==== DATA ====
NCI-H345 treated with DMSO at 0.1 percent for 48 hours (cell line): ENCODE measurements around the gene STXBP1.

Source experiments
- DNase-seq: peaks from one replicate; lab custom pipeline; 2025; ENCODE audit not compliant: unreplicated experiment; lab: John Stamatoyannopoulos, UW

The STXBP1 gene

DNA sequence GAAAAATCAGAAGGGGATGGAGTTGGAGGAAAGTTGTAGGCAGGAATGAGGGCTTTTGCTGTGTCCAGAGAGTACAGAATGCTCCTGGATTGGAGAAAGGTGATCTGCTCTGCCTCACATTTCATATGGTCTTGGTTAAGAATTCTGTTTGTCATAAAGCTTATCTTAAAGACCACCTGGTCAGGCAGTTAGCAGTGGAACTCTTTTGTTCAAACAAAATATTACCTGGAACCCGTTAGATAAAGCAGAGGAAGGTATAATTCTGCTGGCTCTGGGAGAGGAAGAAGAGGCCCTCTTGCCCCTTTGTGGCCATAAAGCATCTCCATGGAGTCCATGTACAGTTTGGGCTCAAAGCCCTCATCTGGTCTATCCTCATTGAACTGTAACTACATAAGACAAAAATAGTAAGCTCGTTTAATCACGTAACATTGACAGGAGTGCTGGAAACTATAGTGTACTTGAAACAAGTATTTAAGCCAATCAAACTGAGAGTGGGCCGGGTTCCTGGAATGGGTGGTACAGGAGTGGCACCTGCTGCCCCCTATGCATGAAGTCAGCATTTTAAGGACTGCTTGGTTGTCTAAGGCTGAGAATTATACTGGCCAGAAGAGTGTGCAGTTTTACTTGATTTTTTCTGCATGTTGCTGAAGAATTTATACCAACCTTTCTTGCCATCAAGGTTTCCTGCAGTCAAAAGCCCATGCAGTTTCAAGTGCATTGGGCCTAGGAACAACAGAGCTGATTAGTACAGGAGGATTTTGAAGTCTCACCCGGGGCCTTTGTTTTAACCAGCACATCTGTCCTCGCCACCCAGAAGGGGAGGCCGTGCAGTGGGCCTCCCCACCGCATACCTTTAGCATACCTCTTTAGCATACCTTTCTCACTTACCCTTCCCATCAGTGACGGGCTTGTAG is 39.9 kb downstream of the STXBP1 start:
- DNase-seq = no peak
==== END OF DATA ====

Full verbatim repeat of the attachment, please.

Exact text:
NCI-H345 treated with DMSO at 0.1 percent for 48 hours (cell line): ENCODE measurements around the gene STXBP1.

Source experiments
- DNase-seq: peaks from one replicate; lab custom pipeline; 2025; ENCODE audit not compliant: unreplicated experiment; lab: John Stamatoyannopoulos, UW

The STXBP1 gene

DNA sequence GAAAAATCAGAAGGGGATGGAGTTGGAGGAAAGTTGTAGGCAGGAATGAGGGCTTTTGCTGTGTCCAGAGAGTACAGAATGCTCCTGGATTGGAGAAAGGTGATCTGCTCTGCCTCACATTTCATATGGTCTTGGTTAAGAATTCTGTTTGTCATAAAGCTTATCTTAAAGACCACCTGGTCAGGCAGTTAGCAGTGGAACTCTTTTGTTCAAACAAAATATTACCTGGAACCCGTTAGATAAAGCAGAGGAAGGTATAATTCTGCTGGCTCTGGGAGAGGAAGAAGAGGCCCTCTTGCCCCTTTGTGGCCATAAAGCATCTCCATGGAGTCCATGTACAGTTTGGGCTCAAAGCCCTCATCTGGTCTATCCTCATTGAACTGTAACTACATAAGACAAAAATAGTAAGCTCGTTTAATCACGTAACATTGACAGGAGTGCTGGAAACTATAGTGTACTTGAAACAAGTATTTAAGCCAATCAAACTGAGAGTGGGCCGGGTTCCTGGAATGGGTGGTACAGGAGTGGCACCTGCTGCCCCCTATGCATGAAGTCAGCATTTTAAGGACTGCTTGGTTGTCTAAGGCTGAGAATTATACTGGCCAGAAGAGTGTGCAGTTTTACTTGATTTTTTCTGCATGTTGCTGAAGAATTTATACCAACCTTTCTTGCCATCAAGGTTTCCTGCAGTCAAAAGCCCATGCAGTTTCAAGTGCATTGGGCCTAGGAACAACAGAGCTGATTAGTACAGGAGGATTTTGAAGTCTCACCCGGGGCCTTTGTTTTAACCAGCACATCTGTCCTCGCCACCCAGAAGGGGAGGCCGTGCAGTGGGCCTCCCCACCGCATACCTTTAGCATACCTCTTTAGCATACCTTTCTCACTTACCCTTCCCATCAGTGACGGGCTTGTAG is 39.9 kb downstream of the STXBP1 start:
- DNase-seq = no peak